As the name suggests, the goal of qualitative research is “quality, not quantity.” A 5-minute phone survey will not suffice. Qualitative research can include in-depth interviews or focus groups led by an experienced facilitator. A good facilitator understands agriculture and the participants’ business. He or she follows a discussion guide, but gives a customer the opportunity to drive the conversation and highlight their needs, decision-making process and impressions of both your company and your competitors. Qualitative interviews often last well over an hour, and feedback from some interviewees also helps them think about their business in a new way.
The feedback from the qualitative interviews can be consolidated into a number of top findings: the themes that facilitators heard again and again. These insights are valuable, but must be tested on a broader scale through a quantitative research study.
Well-designed quantitative research can test everything from a company’s product performance to how well its customer service and pricing matches up with competitors and exactly where a customer disconnect is occurring. By distributing research across geographic areas and customer segments, you’ll also be able to see whether issues are present across the country, or in specific markets.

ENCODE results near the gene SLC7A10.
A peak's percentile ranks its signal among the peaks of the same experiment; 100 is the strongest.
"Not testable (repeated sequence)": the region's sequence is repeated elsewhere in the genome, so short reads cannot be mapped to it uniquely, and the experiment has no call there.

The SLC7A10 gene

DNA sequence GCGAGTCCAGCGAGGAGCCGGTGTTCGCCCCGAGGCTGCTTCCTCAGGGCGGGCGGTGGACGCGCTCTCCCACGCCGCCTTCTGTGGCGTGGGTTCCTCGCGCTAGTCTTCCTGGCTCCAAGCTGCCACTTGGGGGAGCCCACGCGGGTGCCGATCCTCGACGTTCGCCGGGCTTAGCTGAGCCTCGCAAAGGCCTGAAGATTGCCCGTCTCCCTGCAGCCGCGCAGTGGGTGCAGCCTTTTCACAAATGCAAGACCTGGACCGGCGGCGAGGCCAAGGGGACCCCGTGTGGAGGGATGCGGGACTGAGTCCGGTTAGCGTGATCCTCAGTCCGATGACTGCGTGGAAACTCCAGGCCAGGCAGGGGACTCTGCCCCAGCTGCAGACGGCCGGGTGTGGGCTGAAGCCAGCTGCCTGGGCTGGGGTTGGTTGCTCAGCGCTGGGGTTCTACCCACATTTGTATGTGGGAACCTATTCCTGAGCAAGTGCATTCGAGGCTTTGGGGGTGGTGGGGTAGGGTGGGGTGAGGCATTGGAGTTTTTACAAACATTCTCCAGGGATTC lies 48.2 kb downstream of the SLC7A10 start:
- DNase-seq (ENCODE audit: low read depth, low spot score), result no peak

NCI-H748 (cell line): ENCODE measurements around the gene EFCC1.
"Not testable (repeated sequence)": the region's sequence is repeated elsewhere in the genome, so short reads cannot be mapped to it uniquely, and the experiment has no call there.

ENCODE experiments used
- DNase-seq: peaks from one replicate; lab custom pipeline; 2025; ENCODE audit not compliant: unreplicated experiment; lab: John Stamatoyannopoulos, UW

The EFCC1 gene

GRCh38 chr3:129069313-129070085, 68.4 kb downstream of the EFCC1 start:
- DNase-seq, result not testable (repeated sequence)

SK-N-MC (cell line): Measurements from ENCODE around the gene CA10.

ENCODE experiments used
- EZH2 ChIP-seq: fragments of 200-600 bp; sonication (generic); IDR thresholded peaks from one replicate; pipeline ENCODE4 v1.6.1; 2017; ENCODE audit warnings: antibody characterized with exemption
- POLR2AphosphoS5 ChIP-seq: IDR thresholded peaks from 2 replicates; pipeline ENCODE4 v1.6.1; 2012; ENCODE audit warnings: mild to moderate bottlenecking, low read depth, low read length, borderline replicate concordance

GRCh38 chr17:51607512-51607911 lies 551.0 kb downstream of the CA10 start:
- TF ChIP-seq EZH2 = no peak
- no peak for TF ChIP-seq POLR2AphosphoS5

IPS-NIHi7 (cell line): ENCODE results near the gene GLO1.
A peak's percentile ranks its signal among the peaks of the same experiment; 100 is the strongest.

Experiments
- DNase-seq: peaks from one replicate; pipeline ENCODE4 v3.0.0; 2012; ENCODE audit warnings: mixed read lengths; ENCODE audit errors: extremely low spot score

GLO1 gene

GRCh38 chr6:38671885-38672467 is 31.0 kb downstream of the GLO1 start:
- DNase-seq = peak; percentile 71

Quantitative research can be conducted with a variety of survey tools: online, phone, or in person at company or industry events. The goal is to keep the survey as focused and simple as possible, while still including enough questions to validate findings.
At Entira, we know that cookie cutter programs don’t work. Our experienced team works with clients to design research programs specific to each company’s product portfolio and customer base.
In an upcoming issue, we’ll delve into that second step in the process of identifying and addressing customer disconnects, which is to analyze all the ways your messages are delivered to customers. In the meantime, contact me at 901.753.0470 or firstname.lastname@example.org if you’d like to talk about research programs that fit your customer base.
This article appeared in the March 2012 issue of Strategic Agribusiness Review.